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2006 Boeing 777-200LR

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Boeing declares that the 777-200LR aircraft will be the longest ranging airliner, being able of flying 16,417km (8865nm) - 18 hours flying time.
The 777-200LR is considered the world’s longest-range commercial jetliner and also it is capable of connecting virtually any two city pairs around the earth.
First, the 777-100X was a proposed shortened ultra long range (16,000km/8635nm) model, dropped in favor of the 777-200LR (originally 777-200X) design study.
In February 2006, Boeing delivered the first 777-200LR Worldliner (Longer Range), which carries 301 passengers up to 9,450 nautical miles (17,500 km).

It will achieve this with extremely powerful 489kN (110,000lb) thrust GE90-110B1 turbofans, a remarkably increased max takeoff weight and optional auxiliary fuel tanks in the rear cargo hold.
Other changes : 

  • 2m (6.5ft) raked wingtips;
  • structural strengthening;
  • new main landing gear;
  • optional overhead crew;
  • flight attendant rest stations above the cabin;

The 777-200LR was launched in 2000, but is now delayed until 2006.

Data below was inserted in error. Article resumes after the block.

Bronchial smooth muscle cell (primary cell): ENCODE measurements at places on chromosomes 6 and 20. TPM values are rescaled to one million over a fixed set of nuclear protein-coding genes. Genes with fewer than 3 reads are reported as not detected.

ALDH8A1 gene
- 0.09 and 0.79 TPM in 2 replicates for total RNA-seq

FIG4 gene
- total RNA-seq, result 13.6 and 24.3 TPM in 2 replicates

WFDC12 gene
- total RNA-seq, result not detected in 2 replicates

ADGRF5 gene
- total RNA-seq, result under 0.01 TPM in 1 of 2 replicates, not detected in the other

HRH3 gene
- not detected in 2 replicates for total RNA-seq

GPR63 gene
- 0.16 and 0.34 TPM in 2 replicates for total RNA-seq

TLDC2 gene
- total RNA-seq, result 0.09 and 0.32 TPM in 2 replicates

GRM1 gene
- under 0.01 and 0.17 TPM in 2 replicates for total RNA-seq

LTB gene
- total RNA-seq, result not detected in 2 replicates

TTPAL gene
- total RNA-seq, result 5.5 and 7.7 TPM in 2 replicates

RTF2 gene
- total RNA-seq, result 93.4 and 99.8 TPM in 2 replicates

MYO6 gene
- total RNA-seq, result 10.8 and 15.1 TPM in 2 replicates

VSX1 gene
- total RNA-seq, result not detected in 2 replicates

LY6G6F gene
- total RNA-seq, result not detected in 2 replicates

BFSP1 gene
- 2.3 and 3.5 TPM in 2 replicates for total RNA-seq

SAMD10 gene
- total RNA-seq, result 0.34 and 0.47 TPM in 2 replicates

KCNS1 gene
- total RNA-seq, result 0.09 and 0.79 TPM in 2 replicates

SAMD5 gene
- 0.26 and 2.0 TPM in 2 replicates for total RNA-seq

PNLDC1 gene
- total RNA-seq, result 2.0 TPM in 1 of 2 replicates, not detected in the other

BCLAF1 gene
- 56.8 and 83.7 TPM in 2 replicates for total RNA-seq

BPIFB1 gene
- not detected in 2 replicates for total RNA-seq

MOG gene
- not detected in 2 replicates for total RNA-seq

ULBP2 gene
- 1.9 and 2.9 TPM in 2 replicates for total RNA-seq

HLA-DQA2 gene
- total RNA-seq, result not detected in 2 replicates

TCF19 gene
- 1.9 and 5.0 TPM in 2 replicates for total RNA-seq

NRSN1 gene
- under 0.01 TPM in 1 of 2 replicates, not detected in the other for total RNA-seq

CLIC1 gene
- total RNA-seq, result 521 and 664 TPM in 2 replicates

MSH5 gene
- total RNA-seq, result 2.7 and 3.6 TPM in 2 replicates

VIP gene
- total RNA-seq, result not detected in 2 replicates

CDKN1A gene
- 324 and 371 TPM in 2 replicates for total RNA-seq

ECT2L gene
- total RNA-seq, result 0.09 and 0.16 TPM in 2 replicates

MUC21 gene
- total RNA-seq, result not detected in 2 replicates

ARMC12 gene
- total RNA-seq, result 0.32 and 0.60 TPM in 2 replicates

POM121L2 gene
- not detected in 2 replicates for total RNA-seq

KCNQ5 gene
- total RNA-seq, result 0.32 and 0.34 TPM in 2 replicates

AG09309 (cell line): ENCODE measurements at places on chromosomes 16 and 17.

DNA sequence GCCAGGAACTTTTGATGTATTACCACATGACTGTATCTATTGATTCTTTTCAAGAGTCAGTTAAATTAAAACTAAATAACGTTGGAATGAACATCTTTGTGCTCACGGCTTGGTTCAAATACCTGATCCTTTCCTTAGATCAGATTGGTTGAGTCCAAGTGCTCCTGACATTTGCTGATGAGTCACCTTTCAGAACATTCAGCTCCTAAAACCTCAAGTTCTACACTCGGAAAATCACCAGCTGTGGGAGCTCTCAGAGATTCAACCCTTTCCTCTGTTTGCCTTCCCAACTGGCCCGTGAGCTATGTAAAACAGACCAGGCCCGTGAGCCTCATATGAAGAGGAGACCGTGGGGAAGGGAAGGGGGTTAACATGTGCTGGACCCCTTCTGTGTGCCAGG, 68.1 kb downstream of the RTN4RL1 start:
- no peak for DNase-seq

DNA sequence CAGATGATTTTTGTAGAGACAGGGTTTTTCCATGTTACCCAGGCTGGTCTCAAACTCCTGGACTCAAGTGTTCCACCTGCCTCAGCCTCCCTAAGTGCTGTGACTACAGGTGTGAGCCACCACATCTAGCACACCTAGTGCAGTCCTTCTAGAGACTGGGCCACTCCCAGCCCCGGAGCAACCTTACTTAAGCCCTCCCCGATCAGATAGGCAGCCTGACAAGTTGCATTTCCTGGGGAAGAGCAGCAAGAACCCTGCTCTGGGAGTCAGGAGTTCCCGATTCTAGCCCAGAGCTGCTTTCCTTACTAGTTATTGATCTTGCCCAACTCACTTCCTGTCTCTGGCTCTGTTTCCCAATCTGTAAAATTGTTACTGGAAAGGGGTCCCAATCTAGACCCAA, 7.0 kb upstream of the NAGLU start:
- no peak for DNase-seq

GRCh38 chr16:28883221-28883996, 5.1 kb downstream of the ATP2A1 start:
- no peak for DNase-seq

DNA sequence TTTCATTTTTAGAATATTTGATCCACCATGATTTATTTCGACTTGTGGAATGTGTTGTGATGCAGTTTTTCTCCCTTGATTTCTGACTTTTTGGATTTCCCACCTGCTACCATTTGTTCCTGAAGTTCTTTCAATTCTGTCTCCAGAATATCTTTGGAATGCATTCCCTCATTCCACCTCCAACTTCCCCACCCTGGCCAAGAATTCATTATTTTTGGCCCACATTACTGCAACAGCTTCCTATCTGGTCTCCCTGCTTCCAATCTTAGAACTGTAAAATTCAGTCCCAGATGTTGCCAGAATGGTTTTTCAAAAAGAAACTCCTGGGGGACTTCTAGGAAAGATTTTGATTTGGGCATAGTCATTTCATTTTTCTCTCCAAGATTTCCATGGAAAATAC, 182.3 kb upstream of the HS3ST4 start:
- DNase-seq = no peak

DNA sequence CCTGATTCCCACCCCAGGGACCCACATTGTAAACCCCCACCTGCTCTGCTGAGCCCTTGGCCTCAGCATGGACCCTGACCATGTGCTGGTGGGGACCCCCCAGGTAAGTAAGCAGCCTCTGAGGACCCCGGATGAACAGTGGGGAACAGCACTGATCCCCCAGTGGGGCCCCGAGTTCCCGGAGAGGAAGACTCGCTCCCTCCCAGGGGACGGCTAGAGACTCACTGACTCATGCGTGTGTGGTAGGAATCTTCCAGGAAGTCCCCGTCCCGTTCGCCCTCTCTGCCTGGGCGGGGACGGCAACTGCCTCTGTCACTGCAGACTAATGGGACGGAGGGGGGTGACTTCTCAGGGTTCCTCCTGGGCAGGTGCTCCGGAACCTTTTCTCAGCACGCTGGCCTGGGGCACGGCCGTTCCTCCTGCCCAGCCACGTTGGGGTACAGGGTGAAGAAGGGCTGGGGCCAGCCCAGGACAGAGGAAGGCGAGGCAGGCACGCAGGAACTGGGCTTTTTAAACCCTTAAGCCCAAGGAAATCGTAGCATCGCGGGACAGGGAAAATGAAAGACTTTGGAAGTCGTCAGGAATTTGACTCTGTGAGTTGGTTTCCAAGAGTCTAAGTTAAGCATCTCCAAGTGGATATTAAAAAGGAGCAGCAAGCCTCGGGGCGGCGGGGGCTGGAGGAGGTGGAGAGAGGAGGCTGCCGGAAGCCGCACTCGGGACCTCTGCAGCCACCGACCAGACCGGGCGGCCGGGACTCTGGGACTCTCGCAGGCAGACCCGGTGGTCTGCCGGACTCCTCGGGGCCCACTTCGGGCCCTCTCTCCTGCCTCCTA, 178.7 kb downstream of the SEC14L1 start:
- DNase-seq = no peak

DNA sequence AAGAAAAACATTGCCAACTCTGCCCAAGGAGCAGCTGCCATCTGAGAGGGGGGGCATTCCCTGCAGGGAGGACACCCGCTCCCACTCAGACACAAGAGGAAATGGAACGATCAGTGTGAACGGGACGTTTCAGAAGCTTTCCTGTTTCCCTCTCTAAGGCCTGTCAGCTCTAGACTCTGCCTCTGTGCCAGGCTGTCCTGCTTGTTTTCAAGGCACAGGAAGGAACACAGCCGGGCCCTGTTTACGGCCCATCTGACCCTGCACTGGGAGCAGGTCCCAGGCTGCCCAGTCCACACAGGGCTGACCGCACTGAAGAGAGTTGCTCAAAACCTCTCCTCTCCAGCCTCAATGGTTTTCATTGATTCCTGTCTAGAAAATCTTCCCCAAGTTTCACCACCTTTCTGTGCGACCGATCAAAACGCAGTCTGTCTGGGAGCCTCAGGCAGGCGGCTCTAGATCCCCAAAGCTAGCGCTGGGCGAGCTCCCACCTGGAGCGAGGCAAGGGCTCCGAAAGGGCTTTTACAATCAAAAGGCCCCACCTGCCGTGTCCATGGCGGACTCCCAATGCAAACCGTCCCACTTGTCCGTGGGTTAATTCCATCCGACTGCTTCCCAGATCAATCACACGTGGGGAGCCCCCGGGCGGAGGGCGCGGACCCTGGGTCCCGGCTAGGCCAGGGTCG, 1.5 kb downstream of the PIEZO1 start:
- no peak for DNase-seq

Provisions for up to three optional fuel tanks have been added in the aft cargo area of the 777-200LR to be able to fly a range of 9,395 nautical miles (17,395 km) with full passenger payload (301 passengers).
The 777-200LR adds value to the 777 family, and particularly complements the popular 777-200ER. On long-range routes served by the 777-200ER, the 777-200LR provides an additional 47,250 pounds (21,430 kg) of revenue cargo capability.

The 777-200LR also serves as the platform for the Boeing 777 Freighter, the world’s largest, most capable twin-engine freighter.
The first 777 Freighter entered service in February 2009.
The Boeing 777-200LR Worldliner and 777-300ER (Extended Range) are two new long-range aircrafts that Boeing developed to offer airlines extra flexibility in serving the nonstop routes that passengers require. The 777-300ER entered service in May 2004 and the 777-200LR followed in March 2006.

ModelFirst OrderRollout First FlightCertificationFirst DeliveryIn ServiceFirst Airline in serviceLast Delivery
777-200LR02/27/00 (go ahead 02/29/00)02/15/0503/08/052/2/062/27/063/3/06Pakistan International Airlines

Largest Long-range Twin-engine Jetliner

The 777-300ER extends the 777 family’s span of capabilities, bringing twin-engine efficiency and reliability to the long-range market. The aircraft transports 365 passengers up to 7,930 nautical miles (14,685 km).
Boeing incorporated several performance developments for the 777-300ER, extending its range and payload capabilities.

Excellent performance during flight testing, combined with engine efficiency developments and design transformations that reduce drag and aircraft weight, contributed to the increased capability. The benefits were also applied during development of the 777-200LR and the 777 Freighter.